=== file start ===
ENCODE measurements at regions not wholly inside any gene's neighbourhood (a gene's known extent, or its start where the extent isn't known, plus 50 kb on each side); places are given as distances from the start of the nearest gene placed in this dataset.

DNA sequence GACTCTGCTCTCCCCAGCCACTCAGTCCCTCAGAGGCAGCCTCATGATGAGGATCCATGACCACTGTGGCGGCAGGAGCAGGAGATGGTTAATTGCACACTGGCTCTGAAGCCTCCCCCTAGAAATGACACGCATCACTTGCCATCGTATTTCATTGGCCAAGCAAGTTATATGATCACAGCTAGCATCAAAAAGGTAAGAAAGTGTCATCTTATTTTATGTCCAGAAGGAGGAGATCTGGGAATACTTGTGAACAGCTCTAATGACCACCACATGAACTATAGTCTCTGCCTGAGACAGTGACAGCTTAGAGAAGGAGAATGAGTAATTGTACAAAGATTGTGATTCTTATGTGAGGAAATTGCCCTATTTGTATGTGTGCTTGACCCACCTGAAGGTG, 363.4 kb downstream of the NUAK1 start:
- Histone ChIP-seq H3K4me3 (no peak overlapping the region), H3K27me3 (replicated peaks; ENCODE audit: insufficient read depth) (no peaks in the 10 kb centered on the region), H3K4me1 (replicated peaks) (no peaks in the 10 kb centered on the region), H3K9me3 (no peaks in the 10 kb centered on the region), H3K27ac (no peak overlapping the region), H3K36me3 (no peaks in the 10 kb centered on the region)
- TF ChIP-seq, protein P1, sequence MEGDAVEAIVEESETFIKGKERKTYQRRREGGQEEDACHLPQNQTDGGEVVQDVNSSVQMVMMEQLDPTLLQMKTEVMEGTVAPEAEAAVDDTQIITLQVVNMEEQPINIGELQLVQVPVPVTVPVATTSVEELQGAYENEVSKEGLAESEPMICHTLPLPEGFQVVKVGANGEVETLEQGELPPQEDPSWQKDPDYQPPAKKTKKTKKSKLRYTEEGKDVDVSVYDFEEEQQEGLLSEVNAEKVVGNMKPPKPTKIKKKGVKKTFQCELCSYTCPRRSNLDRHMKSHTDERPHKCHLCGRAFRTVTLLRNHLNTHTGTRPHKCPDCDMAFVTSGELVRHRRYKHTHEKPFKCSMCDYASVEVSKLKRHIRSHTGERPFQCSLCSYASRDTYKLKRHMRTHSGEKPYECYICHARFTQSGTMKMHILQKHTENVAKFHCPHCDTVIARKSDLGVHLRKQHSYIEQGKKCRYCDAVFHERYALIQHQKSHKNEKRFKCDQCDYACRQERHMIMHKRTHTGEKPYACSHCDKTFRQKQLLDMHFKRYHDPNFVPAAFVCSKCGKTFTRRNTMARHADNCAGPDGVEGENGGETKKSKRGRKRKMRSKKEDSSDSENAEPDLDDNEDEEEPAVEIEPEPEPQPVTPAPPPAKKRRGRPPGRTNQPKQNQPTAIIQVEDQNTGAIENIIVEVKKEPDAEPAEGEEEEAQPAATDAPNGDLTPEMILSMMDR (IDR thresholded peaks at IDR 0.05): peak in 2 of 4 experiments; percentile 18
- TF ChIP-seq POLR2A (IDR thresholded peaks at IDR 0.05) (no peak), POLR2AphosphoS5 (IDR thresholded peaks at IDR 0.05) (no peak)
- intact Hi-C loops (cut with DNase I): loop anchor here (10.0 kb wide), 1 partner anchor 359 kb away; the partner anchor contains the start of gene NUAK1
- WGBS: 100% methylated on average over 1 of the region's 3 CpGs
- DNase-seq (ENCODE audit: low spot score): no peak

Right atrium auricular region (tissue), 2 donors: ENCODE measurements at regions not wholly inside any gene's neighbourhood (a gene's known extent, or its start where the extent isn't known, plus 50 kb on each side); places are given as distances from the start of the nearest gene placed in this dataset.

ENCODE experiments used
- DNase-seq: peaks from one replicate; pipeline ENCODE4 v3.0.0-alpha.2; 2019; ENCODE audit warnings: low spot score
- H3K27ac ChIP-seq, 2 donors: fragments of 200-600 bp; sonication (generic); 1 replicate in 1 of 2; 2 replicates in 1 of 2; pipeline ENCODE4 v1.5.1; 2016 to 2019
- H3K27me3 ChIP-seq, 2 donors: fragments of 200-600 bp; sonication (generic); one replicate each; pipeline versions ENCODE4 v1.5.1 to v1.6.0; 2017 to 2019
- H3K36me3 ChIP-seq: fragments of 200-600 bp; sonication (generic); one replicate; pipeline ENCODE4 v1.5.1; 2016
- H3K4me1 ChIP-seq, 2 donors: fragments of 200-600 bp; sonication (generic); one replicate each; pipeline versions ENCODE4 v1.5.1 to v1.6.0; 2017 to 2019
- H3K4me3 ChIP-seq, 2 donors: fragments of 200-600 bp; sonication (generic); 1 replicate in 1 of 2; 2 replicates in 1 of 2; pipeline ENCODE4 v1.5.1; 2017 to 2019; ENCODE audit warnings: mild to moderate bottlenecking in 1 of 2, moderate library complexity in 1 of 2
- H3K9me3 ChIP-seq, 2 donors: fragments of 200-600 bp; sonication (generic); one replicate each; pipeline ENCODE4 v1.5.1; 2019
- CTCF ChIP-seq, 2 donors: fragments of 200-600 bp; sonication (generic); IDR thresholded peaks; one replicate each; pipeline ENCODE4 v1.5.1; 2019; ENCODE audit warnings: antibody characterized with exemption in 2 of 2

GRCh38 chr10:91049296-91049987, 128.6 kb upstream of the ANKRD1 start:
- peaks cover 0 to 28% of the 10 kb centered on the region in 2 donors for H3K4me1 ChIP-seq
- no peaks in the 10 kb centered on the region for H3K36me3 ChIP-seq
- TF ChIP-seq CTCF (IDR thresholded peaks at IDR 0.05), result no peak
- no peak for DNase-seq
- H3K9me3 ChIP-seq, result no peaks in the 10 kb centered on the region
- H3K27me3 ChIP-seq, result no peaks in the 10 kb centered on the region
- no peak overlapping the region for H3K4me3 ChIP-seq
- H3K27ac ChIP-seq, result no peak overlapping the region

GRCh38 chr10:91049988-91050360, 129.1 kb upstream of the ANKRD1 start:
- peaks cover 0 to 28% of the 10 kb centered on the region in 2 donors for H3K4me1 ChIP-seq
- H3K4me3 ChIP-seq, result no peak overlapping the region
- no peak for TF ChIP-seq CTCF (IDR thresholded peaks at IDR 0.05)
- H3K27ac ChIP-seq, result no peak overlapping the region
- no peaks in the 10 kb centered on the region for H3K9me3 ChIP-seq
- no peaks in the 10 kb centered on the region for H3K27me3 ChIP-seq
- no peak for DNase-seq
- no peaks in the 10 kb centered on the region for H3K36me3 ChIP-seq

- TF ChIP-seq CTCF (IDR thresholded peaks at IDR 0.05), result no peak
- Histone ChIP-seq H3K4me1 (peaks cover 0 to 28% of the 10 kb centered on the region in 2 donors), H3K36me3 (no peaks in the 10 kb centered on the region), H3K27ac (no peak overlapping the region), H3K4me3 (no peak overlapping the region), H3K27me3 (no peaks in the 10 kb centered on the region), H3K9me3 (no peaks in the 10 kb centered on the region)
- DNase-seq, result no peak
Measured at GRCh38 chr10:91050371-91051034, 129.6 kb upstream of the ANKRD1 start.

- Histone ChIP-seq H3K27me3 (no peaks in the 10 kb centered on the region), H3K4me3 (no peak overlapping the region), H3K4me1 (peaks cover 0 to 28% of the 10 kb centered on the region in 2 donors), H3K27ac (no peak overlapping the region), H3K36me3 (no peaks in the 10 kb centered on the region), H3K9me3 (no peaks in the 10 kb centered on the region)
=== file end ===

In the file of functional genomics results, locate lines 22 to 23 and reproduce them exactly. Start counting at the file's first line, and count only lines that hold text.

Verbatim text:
- TF ChIP-seq CTCF (IDR thresholded peaks at IDR 0.05), result no peak
- no peak for DNase-seq